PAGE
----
Read Small Wonder Online

Authors: Barbara Kingsolver

Small Wonder

Barbara Kingsolver
Small Wonder

Illustrations by Paul Mirocha

To treat life as less than a miracle is to give up on it.

W
ENDELL
B
ERRY

Lorestan Province, Iran: He was crying from hunger, she had milk. Small wonder.

Grand Canyon, Thanksgiving 2001: The things we want are not the end of the world.

The bronze-eyed possibility of lives that are not our own.

The Huachuca leopard frog calls (as if he knew what was out there) from underwater.

El que quiera azul celeste, que le cueste:
If you want the blue sky, the price is high.

The luckiest crab on Sanibel Island, 1997.

Jaguar consuming a human heart, stone panel from post-classical Chichén Itzá.

When all at once there came a crowd.

April, the sexiest month: broad-billed hummingbird.

Attention, everybody: Free breakfast.

The week's essentials, Washington County Hardware.

Dance of combat for female rattlesnake favor.

The butterflies in heaven.

“Moshi wake gozaimasen.”

Columbine, 1999.

Peace crane, Hiroshima Memorial.

“When you have to go there, they have to take you in.”

If traveling with small children, secure your own mask first.

The Book Mark: 1958–1999.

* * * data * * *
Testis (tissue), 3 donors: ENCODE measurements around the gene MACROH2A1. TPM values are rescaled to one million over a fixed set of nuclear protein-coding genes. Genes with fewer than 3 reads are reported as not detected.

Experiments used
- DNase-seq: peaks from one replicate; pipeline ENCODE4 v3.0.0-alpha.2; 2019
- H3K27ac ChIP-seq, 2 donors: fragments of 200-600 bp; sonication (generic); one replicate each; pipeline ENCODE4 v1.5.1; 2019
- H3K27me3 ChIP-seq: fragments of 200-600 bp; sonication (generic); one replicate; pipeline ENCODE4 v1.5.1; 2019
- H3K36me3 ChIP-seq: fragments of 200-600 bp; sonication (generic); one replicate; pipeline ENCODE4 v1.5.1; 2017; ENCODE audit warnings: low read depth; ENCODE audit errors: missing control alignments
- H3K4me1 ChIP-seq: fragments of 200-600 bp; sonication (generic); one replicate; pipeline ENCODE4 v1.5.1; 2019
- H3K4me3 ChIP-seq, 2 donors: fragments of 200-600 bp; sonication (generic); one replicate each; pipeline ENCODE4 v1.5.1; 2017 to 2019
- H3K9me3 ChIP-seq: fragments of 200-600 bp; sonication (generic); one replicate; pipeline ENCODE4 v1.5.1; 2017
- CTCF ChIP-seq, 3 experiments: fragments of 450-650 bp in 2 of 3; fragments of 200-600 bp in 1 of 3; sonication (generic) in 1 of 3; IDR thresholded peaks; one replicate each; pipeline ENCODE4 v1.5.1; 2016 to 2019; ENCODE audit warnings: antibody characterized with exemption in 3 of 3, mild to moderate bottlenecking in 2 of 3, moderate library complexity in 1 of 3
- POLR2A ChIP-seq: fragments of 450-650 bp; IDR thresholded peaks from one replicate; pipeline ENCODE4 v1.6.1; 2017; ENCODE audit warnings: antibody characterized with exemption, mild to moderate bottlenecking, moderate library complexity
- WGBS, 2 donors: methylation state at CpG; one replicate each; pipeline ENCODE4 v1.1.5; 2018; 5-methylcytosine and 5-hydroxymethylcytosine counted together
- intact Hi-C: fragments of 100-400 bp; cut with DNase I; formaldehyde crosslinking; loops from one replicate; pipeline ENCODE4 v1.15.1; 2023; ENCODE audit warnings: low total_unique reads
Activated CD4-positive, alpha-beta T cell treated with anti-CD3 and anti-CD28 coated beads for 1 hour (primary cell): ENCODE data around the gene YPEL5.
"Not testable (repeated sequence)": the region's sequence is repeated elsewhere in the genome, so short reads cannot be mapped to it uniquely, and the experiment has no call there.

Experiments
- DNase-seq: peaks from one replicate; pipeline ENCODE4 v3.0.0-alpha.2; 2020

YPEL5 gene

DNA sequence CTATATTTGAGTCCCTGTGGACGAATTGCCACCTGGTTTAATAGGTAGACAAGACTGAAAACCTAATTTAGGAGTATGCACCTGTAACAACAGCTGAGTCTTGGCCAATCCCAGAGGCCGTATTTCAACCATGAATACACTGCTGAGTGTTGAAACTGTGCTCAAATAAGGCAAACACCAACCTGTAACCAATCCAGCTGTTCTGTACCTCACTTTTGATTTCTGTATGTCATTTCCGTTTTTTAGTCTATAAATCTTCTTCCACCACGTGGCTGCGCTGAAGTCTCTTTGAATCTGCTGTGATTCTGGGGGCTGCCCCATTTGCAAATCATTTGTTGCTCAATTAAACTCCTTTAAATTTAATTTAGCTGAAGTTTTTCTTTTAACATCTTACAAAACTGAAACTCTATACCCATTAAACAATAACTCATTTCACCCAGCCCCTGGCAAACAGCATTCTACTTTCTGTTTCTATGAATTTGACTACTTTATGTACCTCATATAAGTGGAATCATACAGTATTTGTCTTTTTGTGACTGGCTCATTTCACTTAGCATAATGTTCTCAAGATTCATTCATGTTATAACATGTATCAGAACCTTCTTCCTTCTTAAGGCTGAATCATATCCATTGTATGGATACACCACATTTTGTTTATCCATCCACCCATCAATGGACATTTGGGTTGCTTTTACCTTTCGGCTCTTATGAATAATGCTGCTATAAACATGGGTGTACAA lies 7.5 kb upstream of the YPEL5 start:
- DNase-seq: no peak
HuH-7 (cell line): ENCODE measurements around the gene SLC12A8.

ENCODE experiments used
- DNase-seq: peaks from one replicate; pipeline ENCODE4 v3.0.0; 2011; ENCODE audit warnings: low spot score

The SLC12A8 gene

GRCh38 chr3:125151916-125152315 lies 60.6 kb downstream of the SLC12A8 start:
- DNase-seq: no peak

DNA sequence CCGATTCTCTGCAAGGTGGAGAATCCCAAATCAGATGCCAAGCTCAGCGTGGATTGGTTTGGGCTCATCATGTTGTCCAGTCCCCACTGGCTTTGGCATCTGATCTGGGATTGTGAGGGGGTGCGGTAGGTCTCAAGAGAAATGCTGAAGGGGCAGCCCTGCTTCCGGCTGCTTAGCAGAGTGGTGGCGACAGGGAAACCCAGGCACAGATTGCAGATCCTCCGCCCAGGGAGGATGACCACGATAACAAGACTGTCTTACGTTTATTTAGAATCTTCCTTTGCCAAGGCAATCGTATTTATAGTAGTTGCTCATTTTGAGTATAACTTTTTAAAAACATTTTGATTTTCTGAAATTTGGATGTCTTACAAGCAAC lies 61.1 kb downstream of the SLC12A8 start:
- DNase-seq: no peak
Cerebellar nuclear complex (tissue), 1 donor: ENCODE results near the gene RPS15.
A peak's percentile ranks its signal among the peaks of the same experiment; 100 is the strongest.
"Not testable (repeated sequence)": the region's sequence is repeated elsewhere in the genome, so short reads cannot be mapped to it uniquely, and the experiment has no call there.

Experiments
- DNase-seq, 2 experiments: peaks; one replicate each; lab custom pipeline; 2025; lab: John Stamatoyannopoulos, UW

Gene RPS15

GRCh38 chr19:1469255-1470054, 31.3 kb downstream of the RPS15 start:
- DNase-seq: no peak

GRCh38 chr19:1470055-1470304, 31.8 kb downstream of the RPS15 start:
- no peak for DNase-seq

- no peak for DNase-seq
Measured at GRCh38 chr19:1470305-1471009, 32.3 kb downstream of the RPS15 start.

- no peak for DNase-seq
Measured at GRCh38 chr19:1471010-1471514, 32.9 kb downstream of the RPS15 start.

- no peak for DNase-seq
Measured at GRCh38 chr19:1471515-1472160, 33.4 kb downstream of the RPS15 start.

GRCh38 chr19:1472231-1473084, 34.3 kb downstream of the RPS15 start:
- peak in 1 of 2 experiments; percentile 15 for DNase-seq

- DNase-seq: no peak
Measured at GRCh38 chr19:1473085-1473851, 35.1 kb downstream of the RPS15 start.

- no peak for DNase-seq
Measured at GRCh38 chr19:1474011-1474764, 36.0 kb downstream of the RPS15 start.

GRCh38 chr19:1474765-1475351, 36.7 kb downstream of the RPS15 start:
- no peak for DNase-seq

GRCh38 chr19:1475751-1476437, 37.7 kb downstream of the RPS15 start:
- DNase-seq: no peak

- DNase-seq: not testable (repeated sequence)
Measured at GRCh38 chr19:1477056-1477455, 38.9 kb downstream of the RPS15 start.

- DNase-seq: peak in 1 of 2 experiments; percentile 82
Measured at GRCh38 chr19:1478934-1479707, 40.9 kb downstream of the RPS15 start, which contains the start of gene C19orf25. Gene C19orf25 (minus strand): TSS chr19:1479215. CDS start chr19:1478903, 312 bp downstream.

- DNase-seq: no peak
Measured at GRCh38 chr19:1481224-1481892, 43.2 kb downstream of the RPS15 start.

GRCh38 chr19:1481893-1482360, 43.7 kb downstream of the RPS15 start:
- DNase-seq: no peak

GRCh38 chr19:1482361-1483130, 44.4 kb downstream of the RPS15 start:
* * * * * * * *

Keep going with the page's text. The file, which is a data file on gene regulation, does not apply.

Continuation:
Where lingam meets yoni.

Poems are everywhere, but easy to miss.

Florence Fleming Noyes as “Liberty,” suffrage pageant at the Treasury Building, Washington, D.C., March 1913.

God's wife's measuring spoons.

I
learned a surprising thing in writing this book. It is possible to move away from a vast, unbearable pain by delving into it deeper and deeper—by “diving into the wreck,” to borrow the perfect words from Adrienne Rich. You can look at all the parts of a terrible thing until you see that they're assemblies of smaller parts, all of which you can name, and some of which you can heal or alter, and finally the terror that seemed unbearable becomes manageable. I suppose what I am describing is the process of grief.

I began this book, without exactly knowing I was doing so, on September 12, 2001. Someone from a newspaper had asked me to write a response to the terrorist attacks on the United States the day before. When you ask a novelist for a response, especially to something so immensely horrible, you had better sit down and wait awhile for the finish. I wrote my piece, then another one, and another. Sometimes writing seemed to be all that kept me from